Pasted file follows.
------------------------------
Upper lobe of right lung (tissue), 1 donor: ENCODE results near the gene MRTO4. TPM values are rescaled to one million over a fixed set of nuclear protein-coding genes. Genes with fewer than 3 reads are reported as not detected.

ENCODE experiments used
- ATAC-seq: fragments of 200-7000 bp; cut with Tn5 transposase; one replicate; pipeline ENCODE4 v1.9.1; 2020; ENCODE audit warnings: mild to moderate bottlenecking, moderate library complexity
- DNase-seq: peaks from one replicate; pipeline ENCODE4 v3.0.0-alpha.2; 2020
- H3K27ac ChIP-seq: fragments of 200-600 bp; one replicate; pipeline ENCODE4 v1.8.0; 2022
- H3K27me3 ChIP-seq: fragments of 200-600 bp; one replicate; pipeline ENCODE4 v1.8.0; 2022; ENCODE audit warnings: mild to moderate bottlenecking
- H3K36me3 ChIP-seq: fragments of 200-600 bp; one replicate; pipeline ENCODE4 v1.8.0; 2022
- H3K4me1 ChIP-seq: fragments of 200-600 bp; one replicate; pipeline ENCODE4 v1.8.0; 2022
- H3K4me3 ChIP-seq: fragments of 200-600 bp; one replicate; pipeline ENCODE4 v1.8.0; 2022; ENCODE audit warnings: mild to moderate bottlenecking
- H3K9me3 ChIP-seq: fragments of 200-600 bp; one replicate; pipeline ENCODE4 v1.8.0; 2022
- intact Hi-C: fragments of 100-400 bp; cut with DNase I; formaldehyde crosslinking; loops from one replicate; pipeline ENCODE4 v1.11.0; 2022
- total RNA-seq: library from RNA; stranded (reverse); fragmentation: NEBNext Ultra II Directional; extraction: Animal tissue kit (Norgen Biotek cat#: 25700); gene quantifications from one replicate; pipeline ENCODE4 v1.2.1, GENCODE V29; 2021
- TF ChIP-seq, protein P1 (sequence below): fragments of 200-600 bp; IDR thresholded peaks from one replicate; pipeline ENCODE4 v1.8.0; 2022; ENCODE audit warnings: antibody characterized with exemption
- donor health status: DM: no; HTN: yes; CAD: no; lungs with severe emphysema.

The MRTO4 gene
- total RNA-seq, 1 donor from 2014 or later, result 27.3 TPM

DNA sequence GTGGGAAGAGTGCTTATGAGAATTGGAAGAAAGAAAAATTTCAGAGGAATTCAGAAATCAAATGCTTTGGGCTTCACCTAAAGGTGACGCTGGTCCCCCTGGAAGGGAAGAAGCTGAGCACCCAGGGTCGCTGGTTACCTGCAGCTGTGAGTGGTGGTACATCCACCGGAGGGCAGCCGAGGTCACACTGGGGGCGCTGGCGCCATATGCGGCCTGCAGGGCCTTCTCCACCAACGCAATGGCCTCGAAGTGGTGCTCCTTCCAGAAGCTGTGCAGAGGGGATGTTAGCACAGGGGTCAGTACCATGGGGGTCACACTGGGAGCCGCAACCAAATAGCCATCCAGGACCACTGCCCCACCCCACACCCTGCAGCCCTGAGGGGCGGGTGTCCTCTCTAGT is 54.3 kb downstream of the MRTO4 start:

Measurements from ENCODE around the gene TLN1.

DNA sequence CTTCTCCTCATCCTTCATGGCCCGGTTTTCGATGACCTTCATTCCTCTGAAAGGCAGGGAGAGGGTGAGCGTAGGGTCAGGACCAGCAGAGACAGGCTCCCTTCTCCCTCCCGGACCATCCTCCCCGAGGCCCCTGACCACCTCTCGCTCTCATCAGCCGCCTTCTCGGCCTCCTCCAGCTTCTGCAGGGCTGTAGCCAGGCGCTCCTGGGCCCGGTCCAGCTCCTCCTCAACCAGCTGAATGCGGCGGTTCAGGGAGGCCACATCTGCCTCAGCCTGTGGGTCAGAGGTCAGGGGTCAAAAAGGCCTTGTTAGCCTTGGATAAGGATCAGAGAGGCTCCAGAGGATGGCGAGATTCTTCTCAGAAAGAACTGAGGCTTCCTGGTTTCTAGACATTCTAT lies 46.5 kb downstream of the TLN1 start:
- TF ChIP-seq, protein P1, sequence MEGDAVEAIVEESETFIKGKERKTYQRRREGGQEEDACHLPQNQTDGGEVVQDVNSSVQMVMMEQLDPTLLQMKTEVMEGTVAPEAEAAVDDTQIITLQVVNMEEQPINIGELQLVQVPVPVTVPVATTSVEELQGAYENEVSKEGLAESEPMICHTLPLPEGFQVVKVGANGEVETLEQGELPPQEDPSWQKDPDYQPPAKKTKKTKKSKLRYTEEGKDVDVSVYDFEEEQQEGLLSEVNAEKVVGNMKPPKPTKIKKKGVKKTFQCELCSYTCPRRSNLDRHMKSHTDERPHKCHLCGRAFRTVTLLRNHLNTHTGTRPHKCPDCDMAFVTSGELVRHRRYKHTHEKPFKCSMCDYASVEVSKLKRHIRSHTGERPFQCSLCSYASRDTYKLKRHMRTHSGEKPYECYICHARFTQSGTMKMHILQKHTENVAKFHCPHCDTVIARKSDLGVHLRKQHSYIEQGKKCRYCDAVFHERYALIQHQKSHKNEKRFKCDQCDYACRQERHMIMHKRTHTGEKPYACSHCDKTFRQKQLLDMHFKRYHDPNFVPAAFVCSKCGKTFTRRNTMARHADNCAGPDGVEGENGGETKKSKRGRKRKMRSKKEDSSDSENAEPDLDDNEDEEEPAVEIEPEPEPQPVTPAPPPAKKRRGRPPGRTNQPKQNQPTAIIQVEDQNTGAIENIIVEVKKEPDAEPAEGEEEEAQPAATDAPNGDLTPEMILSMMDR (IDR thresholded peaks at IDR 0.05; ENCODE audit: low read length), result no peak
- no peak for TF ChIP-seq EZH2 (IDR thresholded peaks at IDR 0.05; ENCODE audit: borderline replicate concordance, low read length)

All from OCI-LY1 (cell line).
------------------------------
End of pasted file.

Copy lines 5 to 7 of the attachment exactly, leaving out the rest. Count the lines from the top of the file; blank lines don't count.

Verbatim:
- H3K27ac ChIP-seq: fragments of 200-600 bp; one replicate; pipeline ENCODE4 v1.8.0; 2022
- H3K27me3 ChIP-seq: fragments of 200-600 bp; one replicate; pipeline ENCODE4 v1.8.0; 2022; ENCODE audit warnings: mild to moderate bottlenecking
- H3K36me3 ChIP-seq: fragments of 200-600 bp; one replicate; pipeline ENCODE4 v1.8.0; 2022